Spreadsheet usage on the rise
Minecraft Dungeons is, by most accounts, a surprising yet fairly enjoyable new direction for the Minecraft franchise. It's not quite as deep as traditional dungeon crawlers or RPGs, but the basics of the genre are definitely there. This should come as no surprise of course as virtually everyone knows that one of Minecraft's core demographics is on the younger side of the spectrum. You can certainly think of Minecraft Dungeons as a starting point for newcomers to get hooked to similar games. What you may not know, though, is that the game is also being considered for more educational purposes.
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According to the Shady Sands school district, Minecraft Dungeons is being considered as a classroom tool to help kids learn about math. The idea is that because the game ultimately revolves around statistics, it can be used to teach all kinds of lessons with real-life, practical applications. For example, it is envisioned that basic functions like addition and subtraction can be easily taught by showing how item stats affect the player character. A couple hundred points of health from this item, extra damage from that weapon, simple and easy to understand stuff.
Naturally, the curriculum will pivot to more difficult subjects. As it turns out, it's a lot easier to teach difficult math when it's framed in the context of a game. Best of all, it helps avoid the inevitable question of "When am I going to use this in real life?" Buff and debuff stacking, chances to proc abilities, loot drop percentages, and even the dreaded min-maxing of stats are gaming mechanics that can be extended to real-life day-to-day scenarios. Learning how to make eligible spreadsheets will also be a mandatory prerequisite. In fact, a study conducted by the Shady Sands education board showed that even if a person practically never leaves their house, being exposed to such concepts greatly improves mental thinkingness.
Of course, not everyone is as enthusiastic about the idea about using Minecraft Dungeons to teach children about math. A few parent groups were concerned about the potential effects that the game would have on young minds.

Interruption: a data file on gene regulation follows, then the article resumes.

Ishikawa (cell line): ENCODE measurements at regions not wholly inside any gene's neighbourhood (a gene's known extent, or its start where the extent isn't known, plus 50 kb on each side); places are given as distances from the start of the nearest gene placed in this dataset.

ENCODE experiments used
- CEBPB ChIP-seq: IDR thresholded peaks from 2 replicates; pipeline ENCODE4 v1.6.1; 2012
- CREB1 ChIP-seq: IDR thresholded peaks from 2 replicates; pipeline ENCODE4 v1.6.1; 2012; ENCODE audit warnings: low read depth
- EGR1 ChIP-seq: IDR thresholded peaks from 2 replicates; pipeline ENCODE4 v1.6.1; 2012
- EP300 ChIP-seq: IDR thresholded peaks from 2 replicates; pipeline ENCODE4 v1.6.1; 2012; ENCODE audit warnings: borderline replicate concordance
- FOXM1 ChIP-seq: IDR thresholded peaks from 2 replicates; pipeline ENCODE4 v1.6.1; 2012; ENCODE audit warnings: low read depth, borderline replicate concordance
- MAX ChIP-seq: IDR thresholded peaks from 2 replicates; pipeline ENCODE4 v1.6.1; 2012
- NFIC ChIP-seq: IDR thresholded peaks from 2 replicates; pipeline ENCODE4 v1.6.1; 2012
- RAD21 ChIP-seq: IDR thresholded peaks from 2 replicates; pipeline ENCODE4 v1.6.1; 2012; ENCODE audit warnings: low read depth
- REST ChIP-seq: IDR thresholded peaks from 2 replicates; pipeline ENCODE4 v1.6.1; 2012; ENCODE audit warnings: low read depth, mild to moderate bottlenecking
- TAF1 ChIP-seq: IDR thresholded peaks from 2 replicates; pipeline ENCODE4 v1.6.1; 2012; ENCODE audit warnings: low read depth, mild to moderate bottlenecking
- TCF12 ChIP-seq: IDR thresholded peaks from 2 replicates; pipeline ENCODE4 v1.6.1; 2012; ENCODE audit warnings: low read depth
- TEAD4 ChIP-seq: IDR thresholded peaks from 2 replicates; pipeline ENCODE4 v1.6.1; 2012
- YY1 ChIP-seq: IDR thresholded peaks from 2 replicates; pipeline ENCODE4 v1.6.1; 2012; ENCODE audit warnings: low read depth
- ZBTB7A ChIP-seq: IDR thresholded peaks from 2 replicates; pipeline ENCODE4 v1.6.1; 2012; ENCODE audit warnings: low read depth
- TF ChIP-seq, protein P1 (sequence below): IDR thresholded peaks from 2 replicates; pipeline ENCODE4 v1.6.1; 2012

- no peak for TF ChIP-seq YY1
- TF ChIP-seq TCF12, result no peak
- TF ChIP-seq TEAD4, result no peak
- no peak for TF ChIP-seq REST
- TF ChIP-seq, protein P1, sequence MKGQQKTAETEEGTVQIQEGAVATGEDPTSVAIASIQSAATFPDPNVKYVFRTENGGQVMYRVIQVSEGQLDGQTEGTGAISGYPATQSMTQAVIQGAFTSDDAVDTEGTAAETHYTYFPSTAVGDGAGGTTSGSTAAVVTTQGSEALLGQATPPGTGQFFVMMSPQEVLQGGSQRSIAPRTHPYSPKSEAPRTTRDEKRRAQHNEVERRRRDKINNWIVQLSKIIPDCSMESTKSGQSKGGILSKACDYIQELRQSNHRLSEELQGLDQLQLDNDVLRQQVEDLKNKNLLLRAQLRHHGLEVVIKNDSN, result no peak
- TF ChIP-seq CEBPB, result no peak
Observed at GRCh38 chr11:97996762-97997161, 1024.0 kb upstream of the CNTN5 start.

"I don't want my kids to grow up as a miner, looter, adventurer, farmer, or worst of all, an accountant," one concerned parent said. "They were born into a family of smoke-signal salesmen, and Flying Spaghetti Monster willing, they'll continue the family tradition."
Other parents had similar lines of thought, expressing disdain for such a radical style of teaching. Some even went so far as to say that learning should be done the traditional way: in a room packed to the brim with kids and just a single disinterested and underpaid teacher.
Interestingly enough, a few of the tech-savvy parents were more concerned about the subject being taught rather than the method it was being taught in.
"I hear min-maxing is like a gateway drug," Randy Randerson, a psychiatric chair salesman, said. "At first you think you're getting some big numbers here and there, then BAM, next thing you know you're up until 5 in the morning huddled over a Google Doc hoping for the next big hit. Or you end up doing something even more psychologically destructive to get that rush of seeing big numbers, like this thing called Eve Online."
While there is some legitimate concern over the dangers of introducing children to such things via a supposedly kid-friendly game like Minecraft Dungeons, the Shady Sands educational board seems unconcerned. To be fair, they admitted that the first four months or so of the semester will be a soul-crushing grind. However, once classes reach the endgame phase, it has been shown that not only will students find the content far more enjoyable, but they are more capable of applying the lessons learned to everyday life than those who are taught via traditional methods.